Long-Lived Assets. The Company continually evaluates whether events and circumstances have occurred that indicate the remaining estimated useful lives of its definite-lived intangible assets--excluding goodwill and indefinite-lived trade names--and other long-lived assets may warrant revision or that the remaining balance of such assets may not be recoverable. Once an impairment indicator is identified, the Company tests for recoverability of the related asset group using an estimate of undiscounted cash flows over the remaining asset group's life. If an asset group's carrying value is not recoverable, the Company records an impairment loss based on the excess of the carrying value of the asset group over the long-lived asset group's fair value. Fair value is determined using observable inputs, including the use of appraisals from independent third parties, when available, and, when observable inputs are not available, based on the Company's assumptions of the data that market participants would use in pricing the asset or liability, based on the best information available in the circumstances. Specifically, the Company uses discounted cash flows to determine the fair value of the asset when observable inputs are unavailable. The Company tested its long-lived asset balances for impairment as indicators presented themselves during 2014, 2013 or 2012, resulting in impairment charges of $1.5 million, $7.1 million and $11.4 million, respectively, which are recognized in Restructuring, exit and impairment charges and Selling, general and administrative expense in the Consolidated Statements of Operations.

Litigation. In the normal course of business, the Company is subject to claims and litigation, including obligations assumed or retained as part of acquisitions and divestitures. The Company accrues for litigation exposure based upon its assessment, made in consultation with counsel, of the likely range of exposure stemming from the claim. In light of existing reserves, the Company's litigation claims, when finally resolved, will not, in the opinion of management, have a material adverse effect on the Company's consolidated financial position.

Environmental. The Company accrues for environmental remediation-related activities for which commitments or clean-up plans have been developed and for which costs can be reasonably estimated. Accrued amounts are generally determined in coordination with third-party experts on an undiscounted basis and do not consider recoveries from third parties until such recoveries are realized. In light of existing reserves, the Company's environmental claims, when finally resolved, will not, in the opinion of management, have a material adverse effect on the Company's consolidated financial position, results of operations or cash flows.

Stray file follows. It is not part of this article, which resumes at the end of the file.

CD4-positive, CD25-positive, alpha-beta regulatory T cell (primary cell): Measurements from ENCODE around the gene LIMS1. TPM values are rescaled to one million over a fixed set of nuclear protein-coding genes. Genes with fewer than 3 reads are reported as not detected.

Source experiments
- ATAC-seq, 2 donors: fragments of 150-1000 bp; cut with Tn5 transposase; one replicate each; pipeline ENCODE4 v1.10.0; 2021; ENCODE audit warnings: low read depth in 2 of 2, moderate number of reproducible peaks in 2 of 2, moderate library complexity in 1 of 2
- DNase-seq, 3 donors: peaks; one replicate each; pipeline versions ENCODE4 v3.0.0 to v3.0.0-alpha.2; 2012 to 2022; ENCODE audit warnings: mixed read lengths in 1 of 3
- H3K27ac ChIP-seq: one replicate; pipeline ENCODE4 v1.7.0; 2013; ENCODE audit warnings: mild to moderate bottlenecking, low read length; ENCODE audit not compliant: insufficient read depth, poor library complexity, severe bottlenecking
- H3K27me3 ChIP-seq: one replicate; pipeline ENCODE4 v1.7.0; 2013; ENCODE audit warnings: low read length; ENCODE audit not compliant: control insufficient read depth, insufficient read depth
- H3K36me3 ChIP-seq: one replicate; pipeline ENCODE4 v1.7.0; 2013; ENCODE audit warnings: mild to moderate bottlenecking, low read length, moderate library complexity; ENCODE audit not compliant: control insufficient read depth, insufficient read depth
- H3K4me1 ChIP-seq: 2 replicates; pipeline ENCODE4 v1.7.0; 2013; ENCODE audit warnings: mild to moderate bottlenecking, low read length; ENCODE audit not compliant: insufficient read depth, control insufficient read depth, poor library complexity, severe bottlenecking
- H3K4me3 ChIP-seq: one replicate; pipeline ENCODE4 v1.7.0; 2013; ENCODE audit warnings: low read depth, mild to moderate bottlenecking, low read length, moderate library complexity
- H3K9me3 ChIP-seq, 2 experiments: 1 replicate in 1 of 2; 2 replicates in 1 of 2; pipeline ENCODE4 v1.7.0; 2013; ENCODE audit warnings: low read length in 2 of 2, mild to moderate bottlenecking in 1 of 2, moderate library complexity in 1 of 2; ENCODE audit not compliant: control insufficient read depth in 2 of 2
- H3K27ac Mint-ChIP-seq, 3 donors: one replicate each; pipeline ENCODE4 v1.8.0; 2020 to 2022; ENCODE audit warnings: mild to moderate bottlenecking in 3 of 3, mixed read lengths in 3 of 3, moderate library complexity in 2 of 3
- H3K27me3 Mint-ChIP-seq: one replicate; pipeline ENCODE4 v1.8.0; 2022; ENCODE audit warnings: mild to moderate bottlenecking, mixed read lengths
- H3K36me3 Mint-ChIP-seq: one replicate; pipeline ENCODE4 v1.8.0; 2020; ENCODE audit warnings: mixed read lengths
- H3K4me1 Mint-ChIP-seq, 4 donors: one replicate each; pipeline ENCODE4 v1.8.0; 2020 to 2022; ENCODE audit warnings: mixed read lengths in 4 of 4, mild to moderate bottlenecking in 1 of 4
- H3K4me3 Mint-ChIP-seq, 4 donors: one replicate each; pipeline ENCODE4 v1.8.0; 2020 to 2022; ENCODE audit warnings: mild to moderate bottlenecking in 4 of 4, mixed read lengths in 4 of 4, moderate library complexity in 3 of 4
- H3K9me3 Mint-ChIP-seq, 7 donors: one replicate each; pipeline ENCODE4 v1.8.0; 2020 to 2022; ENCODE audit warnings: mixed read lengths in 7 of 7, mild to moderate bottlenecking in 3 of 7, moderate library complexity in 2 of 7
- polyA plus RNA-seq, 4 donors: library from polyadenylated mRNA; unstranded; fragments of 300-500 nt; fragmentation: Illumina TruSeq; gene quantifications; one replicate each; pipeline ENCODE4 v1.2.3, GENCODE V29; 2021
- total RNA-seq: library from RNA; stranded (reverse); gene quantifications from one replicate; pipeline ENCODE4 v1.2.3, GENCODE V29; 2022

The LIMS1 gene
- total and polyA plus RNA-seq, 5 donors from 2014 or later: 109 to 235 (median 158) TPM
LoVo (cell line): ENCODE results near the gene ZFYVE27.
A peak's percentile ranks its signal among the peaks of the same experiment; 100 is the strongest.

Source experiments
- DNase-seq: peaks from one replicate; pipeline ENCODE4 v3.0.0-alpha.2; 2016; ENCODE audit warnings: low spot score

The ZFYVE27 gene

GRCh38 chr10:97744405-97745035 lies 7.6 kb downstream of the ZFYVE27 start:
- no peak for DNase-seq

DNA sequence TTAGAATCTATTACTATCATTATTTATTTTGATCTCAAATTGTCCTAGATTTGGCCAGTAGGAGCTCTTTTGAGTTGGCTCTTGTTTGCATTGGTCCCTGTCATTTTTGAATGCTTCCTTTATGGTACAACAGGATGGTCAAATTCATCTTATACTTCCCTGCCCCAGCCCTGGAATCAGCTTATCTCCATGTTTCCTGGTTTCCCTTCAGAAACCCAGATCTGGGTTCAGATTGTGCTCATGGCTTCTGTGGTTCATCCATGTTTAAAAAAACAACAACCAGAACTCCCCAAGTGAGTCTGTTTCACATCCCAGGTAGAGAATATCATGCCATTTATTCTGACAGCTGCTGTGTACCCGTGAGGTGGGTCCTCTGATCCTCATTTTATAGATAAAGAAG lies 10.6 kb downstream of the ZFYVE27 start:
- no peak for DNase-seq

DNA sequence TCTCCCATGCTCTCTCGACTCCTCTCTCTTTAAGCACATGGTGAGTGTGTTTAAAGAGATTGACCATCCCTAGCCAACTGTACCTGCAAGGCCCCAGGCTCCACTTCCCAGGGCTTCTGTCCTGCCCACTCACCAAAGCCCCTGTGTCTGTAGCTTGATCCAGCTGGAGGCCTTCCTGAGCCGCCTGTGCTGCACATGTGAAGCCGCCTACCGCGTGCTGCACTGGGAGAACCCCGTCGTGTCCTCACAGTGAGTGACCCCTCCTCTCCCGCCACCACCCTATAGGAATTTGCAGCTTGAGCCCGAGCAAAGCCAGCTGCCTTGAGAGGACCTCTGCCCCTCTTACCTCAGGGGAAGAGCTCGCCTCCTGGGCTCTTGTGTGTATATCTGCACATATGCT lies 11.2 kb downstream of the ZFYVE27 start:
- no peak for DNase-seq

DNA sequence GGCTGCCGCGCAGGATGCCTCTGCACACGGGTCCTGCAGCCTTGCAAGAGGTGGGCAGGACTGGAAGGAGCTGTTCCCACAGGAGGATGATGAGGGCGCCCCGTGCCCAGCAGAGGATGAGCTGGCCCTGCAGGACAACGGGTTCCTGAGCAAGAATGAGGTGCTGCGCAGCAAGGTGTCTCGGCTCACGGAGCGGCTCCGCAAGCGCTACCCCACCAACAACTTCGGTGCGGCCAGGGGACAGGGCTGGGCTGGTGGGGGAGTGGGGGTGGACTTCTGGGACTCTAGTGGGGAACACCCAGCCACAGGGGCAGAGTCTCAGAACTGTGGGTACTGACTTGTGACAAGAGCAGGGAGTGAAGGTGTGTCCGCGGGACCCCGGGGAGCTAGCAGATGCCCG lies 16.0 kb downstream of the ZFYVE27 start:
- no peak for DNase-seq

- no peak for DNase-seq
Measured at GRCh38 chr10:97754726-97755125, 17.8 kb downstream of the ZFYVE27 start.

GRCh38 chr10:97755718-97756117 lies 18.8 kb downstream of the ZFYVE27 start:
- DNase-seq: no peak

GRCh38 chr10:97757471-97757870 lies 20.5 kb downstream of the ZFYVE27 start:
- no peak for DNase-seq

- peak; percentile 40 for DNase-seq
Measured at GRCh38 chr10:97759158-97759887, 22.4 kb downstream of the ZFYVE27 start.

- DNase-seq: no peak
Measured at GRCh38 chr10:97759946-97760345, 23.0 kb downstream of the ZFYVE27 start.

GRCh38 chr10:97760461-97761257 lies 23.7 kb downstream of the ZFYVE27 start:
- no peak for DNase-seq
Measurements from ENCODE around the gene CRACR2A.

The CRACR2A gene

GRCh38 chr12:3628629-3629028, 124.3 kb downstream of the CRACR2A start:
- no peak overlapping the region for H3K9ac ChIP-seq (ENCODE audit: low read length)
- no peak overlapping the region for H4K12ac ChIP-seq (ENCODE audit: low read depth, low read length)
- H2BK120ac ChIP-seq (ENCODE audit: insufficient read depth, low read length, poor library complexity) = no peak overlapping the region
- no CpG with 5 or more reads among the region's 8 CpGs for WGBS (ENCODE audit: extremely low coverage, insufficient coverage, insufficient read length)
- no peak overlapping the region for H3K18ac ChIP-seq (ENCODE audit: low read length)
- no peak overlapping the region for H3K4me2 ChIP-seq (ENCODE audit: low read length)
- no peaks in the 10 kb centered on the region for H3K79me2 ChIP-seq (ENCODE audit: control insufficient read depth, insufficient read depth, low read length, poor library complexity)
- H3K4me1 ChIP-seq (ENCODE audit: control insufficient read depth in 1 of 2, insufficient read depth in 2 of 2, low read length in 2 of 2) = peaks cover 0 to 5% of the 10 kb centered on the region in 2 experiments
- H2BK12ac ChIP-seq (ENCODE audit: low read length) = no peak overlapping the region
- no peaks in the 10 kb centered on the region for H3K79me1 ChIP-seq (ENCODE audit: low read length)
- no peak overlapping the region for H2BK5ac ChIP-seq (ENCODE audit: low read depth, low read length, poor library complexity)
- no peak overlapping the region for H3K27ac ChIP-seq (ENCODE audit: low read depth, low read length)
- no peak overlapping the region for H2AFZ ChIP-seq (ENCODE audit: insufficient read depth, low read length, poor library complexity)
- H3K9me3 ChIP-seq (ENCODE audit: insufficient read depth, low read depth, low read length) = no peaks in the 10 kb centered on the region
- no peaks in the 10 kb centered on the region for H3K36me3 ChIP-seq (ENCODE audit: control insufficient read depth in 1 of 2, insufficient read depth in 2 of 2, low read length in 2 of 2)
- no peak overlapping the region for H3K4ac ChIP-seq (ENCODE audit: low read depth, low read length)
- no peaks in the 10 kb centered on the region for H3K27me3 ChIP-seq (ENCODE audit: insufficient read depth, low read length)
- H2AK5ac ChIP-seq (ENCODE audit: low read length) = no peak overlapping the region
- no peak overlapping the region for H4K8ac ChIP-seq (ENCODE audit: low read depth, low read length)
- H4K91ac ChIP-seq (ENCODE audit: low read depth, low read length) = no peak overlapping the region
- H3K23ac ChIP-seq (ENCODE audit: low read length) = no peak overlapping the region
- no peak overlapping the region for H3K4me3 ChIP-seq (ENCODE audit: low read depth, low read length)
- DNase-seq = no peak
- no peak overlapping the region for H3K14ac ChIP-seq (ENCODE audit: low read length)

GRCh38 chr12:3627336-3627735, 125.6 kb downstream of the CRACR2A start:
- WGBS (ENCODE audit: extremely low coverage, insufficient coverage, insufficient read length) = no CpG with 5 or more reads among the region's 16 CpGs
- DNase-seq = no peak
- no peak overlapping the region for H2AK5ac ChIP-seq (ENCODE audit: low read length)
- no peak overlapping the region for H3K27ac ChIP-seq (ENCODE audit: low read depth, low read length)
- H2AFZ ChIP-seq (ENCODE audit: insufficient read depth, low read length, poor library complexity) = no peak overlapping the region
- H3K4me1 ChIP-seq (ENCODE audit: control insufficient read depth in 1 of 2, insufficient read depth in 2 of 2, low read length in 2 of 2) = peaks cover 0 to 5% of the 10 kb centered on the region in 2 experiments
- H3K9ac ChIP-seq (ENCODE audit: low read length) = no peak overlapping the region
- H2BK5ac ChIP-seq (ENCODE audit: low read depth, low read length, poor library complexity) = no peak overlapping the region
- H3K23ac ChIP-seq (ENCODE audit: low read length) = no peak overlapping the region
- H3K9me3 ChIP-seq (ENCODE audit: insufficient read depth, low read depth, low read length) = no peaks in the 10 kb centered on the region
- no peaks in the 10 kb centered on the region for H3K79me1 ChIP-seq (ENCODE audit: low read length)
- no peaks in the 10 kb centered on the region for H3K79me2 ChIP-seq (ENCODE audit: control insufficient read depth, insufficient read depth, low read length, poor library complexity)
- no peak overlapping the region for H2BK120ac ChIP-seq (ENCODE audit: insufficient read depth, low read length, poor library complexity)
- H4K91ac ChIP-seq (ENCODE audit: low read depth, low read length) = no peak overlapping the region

Self-Insurance Reserves. The Company records a liability for self-insurance obligations, which include employee-related health care benefits and claims for workers' compensation, product liability, general liability and auto liability. In estimating the obligations associated with self-insurance reserves, the Company primarily uses loss development factors based on historical claim experience, which incorporate anticipated exposure for losses incurred, but not yet reported. These loss development factors are used to estimate ultimate losses on incurred claims. Actual costs associated with a specific claim can vary from an earlier estimate. If the facts were to change, the liability recorded for expected costs associated with a specific claim may need to be revised.

Postretirement Benefit Reserves. Postretirement costs and obligations are actuarially determined and are affected by assumptions, including the discount rate, the estimated future return on plan assets, the increase in costs of health care benefits, mortality assumptions and other factors. The Company evaluates assumptions used on a periodic basis and makes adjustments to these liabilities as necessary.

Income Taxes. Deferred taxes are recognized for the future tax effects of temporary differences between financial and income tax reporting using tax rates in effect for the years in which the differences are expected to reverse. The Company evaluates the

42


realizability of net deferred tax assets and, as necessary, records valuation allowances against them. The Company estimates its tax obligations based on historical experience and current tax laws and litigation. The judgments made at any point in time may change based on the outcome of tax audits and settlements of tax litigation, as well as changes due to new tax laws and regulations and the Company's application of those laws and regulations. These factors may cause the Company's tax rate and deferred tax balances to increase or decrease.

Recent Accounting Pronouncements

See Note 1 – Significant Accounting Policies in the Notes to Consolidated Financial Statements for the recent accounting pronouncements that have been adopted during the year ended December 31, 2014, or will be adopted in future periods.

Item 7A.  Quantitative and Qualitative Disclosures About Market Risk